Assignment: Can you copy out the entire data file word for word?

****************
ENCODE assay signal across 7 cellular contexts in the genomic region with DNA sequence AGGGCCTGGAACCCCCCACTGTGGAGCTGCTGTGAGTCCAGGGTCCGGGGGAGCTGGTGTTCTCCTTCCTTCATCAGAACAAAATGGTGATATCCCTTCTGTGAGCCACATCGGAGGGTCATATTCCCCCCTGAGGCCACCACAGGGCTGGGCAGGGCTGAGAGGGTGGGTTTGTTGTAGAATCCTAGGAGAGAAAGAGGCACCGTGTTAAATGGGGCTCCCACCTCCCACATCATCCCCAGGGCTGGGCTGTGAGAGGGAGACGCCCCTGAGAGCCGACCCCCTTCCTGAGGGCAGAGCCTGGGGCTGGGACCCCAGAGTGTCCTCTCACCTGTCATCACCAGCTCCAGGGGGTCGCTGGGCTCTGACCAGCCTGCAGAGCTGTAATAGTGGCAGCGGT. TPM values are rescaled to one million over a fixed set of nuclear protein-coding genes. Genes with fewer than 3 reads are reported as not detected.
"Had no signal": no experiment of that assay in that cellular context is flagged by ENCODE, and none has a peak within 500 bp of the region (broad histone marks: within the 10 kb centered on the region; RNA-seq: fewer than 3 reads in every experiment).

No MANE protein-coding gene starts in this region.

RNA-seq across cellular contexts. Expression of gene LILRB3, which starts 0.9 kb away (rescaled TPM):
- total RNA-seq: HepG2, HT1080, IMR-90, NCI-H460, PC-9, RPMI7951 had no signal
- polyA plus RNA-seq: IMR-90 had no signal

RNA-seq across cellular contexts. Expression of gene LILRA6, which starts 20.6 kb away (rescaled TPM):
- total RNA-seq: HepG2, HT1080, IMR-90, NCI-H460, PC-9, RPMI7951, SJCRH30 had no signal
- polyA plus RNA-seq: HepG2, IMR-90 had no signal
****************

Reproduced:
ENCODE assay signal across 7 cellular contexts in the genomic region with DNA sequence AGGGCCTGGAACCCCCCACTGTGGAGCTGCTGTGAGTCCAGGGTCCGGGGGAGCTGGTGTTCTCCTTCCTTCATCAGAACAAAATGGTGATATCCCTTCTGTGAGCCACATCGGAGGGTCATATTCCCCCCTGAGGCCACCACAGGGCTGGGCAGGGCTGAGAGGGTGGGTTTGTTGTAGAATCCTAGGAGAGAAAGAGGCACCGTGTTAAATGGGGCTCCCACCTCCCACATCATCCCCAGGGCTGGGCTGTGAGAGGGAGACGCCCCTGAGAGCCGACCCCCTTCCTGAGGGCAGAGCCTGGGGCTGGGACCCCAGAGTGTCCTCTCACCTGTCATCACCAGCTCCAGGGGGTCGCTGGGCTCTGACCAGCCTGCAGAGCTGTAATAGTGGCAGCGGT. TPM values are rescaled to one million over a fixed set of nuclear protein-coding genes. Genes with fewer than 3 reads are reported as not detected.
"Had no signal": no experiment of that assay in that cellular context is flagged by ENCODE, and none has a peak within 500 bp of the region (broad histone marks: within the 10 kb centered on the region; RNA-seq: fewer than 3 reads in every experiment).

No MANE protein-coding gene starts in this region.

RNA-seq across cellular contexts. Expression of gene LILRB3, which starts 0.9 kb away (rescaled TPM):
- total RNA-seq: HepG2, HT1080, IMR-90, NCI-H460, PC-9, RPMI7951 had no signal
- polyA plus RNA-seq: IMR-90 had no signal

RNA-seq across cellular contexts. Expression of gene LILRA6, which starts 20.6 kb away (rescaled TPM):
- total RNA-seq: HepG2, HT1080, IMR-90, NCI-H460, PC-9, RPMI7951, SJCRH30 had no signal
- polyA plus RNA-seq: HepG2, IMR-90 had no signal